Space-Time Intervals Underlie Human Conscious Experience, Gravity, and a Theory of Everything

Neuroquantology 16 (7):49-64 (2018)
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Abstract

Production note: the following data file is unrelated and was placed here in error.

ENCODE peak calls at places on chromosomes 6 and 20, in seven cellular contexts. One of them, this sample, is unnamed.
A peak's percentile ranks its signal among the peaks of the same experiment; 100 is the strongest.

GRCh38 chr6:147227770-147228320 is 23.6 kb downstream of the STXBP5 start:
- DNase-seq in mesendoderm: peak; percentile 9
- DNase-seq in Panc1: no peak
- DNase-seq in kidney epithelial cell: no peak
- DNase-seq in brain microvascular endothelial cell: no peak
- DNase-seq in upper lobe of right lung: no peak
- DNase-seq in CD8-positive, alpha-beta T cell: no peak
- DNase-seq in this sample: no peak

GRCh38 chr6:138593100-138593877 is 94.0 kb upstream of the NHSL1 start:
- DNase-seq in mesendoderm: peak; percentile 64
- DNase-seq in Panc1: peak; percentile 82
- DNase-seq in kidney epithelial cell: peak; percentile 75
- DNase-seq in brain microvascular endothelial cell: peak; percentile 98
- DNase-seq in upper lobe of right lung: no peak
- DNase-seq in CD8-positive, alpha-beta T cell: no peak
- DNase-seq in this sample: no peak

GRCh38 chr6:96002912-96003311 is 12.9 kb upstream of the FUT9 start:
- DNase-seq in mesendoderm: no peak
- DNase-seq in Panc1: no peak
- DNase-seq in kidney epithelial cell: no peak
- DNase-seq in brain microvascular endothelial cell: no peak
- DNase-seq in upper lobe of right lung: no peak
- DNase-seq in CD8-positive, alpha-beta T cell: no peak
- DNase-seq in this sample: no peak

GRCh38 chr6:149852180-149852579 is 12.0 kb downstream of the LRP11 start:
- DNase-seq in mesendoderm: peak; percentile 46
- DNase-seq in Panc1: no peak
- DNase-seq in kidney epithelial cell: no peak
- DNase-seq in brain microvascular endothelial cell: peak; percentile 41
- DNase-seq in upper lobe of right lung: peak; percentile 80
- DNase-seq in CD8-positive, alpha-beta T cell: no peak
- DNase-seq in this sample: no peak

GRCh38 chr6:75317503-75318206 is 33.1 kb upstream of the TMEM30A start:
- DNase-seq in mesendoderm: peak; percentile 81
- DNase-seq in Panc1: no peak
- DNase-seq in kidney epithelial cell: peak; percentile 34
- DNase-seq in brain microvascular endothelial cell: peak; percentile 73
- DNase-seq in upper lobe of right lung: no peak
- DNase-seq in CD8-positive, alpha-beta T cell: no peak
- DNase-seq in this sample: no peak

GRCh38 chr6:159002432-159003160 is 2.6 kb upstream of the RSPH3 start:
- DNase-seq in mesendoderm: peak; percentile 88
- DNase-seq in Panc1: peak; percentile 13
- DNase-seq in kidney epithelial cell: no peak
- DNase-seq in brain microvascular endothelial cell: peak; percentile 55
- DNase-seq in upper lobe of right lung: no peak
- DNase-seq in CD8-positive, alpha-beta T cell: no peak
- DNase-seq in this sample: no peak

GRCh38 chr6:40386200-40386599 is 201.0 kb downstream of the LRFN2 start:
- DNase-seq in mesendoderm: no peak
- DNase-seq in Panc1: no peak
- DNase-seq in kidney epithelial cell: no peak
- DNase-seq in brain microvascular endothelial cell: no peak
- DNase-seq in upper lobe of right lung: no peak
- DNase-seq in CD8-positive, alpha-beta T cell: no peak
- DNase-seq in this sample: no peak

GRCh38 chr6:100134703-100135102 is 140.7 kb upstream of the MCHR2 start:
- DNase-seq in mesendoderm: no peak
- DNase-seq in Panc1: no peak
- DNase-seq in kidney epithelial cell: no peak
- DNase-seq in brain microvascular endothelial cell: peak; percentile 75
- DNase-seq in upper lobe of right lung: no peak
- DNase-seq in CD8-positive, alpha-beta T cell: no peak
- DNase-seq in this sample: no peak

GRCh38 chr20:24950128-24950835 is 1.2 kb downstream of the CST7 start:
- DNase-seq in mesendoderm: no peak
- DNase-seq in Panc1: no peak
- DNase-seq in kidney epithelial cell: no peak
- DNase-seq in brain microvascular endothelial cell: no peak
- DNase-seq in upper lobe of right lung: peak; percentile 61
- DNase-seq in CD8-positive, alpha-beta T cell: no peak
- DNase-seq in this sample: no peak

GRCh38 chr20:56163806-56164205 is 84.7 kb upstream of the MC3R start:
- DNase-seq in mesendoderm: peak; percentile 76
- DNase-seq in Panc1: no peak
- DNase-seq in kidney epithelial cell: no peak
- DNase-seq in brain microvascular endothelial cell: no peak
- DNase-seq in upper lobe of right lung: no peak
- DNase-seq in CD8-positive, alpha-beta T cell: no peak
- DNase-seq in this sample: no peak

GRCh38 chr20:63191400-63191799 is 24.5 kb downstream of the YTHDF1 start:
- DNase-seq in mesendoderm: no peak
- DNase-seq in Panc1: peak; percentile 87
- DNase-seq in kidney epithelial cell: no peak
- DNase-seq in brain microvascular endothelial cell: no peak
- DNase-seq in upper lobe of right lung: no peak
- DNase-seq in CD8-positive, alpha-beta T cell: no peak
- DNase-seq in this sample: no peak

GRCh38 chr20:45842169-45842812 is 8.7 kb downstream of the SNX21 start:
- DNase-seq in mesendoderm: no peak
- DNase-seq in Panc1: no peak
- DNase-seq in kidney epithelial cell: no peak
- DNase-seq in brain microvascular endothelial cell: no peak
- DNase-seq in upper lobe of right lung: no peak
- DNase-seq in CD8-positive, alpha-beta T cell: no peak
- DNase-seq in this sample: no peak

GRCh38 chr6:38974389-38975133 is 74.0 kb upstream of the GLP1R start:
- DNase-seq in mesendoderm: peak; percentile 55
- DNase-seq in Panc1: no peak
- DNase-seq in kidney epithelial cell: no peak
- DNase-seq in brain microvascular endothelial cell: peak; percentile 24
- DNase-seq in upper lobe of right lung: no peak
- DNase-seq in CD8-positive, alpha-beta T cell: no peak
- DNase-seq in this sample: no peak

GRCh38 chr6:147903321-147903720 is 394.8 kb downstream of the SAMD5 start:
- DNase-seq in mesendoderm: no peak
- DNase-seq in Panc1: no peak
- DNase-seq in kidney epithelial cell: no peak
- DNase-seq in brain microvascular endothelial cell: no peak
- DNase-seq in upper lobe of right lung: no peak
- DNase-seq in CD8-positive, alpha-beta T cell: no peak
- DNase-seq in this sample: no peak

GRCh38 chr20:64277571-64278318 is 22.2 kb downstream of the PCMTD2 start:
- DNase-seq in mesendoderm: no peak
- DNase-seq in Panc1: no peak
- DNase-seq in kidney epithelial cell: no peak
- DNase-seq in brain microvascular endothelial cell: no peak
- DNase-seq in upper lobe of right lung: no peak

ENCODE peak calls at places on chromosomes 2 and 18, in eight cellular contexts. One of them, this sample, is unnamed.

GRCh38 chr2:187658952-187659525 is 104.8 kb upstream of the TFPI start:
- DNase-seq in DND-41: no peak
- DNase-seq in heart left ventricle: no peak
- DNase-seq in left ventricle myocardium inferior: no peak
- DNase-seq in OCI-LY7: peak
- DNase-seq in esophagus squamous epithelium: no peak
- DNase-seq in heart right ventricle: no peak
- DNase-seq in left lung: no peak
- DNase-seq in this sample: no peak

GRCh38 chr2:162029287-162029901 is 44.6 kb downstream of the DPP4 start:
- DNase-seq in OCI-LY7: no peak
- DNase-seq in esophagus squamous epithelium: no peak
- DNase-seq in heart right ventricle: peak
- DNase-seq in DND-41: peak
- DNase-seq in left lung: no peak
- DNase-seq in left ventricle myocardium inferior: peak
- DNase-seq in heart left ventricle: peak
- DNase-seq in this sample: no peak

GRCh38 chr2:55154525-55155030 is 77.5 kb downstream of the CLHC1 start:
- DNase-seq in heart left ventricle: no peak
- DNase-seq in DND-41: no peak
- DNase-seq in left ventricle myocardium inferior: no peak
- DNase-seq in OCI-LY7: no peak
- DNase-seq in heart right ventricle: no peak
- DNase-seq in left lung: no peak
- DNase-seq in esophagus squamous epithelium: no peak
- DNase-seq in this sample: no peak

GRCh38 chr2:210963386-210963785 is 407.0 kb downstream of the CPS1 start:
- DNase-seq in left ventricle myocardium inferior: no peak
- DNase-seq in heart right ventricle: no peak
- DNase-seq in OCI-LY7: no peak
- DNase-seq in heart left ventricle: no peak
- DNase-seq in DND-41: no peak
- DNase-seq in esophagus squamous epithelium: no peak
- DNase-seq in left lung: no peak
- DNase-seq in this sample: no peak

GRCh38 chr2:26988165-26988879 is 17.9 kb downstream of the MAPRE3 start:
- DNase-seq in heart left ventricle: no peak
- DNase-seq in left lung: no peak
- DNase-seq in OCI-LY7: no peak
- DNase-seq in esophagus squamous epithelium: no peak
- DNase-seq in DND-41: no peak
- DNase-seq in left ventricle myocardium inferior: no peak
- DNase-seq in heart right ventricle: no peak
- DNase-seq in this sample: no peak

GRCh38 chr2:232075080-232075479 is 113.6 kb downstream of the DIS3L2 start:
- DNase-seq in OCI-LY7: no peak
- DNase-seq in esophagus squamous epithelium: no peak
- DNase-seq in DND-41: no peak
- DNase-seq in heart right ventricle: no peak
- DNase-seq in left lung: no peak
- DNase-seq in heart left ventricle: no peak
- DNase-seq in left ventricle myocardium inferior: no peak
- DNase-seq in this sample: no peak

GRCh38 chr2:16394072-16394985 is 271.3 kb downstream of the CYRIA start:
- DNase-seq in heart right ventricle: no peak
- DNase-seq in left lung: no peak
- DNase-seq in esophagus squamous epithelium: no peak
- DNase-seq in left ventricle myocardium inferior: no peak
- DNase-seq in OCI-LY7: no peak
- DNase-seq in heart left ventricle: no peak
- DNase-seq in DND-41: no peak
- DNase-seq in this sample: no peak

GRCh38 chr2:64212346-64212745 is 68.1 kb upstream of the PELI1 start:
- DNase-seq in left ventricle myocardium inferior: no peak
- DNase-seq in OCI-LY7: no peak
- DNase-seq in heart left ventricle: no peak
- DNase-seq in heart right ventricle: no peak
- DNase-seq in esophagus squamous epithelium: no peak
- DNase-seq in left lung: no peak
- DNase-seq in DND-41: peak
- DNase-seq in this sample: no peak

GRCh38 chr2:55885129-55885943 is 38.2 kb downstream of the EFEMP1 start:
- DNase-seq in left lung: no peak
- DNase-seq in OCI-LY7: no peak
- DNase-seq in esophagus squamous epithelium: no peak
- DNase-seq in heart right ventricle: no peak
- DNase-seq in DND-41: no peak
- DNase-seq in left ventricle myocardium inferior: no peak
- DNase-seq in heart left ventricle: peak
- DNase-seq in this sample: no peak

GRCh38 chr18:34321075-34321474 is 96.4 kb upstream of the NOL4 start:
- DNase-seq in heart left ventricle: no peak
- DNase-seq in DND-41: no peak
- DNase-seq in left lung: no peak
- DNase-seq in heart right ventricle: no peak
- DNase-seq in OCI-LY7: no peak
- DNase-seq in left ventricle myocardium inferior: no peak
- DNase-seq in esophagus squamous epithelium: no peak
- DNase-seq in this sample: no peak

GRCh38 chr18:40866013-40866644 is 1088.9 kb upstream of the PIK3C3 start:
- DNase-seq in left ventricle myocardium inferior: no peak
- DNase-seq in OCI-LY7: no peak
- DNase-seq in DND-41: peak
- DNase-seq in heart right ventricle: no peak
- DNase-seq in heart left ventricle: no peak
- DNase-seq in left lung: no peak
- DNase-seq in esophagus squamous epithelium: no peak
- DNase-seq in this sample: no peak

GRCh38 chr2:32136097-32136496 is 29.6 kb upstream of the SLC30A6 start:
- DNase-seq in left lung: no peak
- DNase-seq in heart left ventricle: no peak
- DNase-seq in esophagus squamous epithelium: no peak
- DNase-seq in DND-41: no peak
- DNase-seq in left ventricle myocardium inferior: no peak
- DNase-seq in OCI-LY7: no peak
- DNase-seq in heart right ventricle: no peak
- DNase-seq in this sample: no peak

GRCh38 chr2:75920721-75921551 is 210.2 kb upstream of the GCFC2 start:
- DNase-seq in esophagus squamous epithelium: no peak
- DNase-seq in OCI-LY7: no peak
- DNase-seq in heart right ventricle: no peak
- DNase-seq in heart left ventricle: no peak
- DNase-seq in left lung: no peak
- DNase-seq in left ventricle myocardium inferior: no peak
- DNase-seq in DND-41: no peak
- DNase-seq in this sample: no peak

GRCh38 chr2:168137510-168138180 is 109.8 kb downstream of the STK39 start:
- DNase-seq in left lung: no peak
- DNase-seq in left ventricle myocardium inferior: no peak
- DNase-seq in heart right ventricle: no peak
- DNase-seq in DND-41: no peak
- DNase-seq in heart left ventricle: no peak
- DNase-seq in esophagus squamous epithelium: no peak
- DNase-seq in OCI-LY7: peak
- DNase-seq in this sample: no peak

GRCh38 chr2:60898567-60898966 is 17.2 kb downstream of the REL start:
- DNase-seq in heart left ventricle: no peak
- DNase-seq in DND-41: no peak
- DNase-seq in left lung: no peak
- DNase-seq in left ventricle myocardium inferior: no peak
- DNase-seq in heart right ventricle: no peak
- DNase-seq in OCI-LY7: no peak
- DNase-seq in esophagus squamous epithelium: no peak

Space-time intervals are the fundamental components of conscious experience, gravity, and a Theory of Everything. Space-time intervals are relationships that arise naturally between events. They have a general covariance (independence of coordinate systems, scale invariance), a physical constancy, that encompasses all frames of reference. There are three basic types of space-time intervals (light-like, time-like, space-like) which interact to create space-time and its properties. Human conscious experience is a four-dimensional space-time continuum created through the processing of space-time intervals by the brain; space-time intervals are the source of conscious experience (observed physical reality). Human conscious experience is modeled by Einstein’s special theory of relativity, a theory designed specifically from the general covariance of space-time intervals (for inertial frames of reference). General relativity is our most accurate description of gravity. In general relativity, the general covariance of space-time intervals is extended to all frames of reference (inertial and non-inertial), including gravitational reference frames; space-time intervals are the source of gravity in general relativity. The general covariance of space-time intervals is further extended to quantum mechanics; space-time intervals are the source of quantum gravity. The general covariance of space-time intervals seamlessly merges general relativity with quantum field theory (the two grand theories of the universe). Space-time intervals consequently are the basis of a Theory of Everything (a single all-encompassing coherent theoretical framework of physics that fully explains and links together all physical aspects of the universe). This theoretical framework encompasses our observed physical reality (conscious experience) as well; space-time intervals link observed physical reality to actual physical reality. This provides an accurate and reliable match between observed physical reality and the physical universe by which we can carry on our activity. The Minkowski metric, which defines generally covariant space-time intervals, may be considered an axiom (premise, postulate) for the Theory of Everything.
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